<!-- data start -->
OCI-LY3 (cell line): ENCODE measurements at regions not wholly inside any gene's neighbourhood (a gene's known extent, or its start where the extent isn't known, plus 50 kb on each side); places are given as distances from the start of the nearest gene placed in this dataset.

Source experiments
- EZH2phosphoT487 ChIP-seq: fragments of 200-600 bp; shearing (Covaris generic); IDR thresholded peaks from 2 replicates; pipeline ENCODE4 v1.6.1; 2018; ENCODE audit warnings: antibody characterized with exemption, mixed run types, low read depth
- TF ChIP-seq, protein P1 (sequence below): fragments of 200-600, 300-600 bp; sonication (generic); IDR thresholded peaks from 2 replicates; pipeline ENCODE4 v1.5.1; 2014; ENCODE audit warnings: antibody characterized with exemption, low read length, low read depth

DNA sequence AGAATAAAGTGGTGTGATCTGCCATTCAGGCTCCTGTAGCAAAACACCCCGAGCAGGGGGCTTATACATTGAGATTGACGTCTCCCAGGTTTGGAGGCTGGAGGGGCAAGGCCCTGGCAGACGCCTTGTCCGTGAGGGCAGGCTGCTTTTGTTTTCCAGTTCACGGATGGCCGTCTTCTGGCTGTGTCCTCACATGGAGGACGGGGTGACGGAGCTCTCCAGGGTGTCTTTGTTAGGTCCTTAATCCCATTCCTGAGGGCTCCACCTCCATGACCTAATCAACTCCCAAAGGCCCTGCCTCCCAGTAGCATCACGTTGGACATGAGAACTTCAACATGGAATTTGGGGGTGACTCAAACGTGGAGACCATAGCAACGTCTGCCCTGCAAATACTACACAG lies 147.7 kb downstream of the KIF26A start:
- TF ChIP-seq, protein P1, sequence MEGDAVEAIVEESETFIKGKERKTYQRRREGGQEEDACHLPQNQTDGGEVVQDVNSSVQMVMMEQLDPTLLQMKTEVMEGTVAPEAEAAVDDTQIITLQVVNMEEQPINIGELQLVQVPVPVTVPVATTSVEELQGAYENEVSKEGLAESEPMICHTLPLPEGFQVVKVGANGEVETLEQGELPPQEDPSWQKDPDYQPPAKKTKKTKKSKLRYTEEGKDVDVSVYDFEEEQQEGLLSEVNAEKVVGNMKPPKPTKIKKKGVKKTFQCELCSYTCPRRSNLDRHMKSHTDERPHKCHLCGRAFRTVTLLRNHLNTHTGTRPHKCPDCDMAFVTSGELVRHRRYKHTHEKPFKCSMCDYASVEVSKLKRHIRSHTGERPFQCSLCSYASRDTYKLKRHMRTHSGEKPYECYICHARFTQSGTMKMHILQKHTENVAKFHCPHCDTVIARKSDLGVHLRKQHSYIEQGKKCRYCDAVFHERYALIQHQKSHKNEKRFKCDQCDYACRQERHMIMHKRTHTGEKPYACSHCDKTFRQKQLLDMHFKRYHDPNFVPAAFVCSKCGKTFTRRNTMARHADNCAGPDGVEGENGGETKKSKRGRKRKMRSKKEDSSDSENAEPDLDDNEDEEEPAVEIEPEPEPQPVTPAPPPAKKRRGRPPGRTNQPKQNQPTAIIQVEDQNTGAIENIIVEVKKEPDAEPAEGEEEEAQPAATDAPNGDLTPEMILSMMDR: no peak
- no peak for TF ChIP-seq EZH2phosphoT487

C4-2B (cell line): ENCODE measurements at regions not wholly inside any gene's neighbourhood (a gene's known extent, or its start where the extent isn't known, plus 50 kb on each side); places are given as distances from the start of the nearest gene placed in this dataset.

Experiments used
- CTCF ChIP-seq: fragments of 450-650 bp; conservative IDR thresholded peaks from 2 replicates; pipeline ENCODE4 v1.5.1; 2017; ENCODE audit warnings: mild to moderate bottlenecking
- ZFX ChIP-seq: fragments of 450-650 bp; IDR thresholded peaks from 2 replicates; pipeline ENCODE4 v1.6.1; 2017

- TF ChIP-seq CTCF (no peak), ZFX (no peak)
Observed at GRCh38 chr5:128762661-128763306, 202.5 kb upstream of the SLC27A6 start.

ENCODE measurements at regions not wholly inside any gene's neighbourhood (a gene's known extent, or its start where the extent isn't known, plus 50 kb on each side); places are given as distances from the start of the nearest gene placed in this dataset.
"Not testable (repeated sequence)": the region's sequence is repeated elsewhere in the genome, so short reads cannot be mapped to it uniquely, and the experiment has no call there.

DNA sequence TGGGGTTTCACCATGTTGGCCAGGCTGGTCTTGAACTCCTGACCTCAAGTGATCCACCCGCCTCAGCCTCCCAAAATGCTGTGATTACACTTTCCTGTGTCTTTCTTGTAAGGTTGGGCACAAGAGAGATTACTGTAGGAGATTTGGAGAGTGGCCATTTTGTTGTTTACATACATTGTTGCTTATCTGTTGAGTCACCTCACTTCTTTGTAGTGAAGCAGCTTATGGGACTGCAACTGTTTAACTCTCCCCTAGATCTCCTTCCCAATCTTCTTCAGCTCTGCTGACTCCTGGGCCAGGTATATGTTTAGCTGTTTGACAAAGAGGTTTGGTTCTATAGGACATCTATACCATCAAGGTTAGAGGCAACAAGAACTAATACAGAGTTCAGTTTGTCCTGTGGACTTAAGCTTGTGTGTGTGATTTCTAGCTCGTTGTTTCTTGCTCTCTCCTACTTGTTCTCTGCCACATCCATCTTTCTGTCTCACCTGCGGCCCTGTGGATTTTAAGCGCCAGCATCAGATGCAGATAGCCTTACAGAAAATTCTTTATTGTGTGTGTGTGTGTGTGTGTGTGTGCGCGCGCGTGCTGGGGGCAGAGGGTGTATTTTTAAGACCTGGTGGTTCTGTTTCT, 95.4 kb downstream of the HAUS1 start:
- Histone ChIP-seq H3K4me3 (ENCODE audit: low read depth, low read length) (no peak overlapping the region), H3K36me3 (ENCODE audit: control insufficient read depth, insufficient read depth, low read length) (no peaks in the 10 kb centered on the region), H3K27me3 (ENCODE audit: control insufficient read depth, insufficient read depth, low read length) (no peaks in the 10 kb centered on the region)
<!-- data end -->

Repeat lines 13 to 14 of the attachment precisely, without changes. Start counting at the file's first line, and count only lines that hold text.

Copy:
Observed at GRCh38 chr5:128762661-128763306, 202.5 kb upstream of the SLC27A6 start.

ENCODE measurements at regions not wholly inside any gene's neighbourhood (a gene's known extent, or its start where the extent isn't known, plus 50 kb on each side); places are given as distances from the start of the nearest gene placed in this dataset.